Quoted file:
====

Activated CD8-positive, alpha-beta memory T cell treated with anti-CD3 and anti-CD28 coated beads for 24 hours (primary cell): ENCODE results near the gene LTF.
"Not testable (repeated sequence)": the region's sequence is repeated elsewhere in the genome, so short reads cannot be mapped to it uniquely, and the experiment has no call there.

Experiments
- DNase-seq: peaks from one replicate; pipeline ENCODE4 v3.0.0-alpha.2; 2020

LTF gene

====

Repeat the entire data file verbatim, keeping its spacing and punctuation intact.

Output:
Activated CD8-positive, alpha-beta memory T cell treated with anti-CD3 and anti-CD28 coated beads for 24 hours (primary cell): ENCODE results near the gene LTF.
"Not testable (repeated sequence)": the region's sequence is repeated elsewhere in the genome, so short reads cannot be mapped to it uniquely, and the experiment has no call there.

Experiments
- DNase-seq: peaks from one replicate; pipeline ENCODE4 v3.0.0-alpha.2; 2020

LTF gene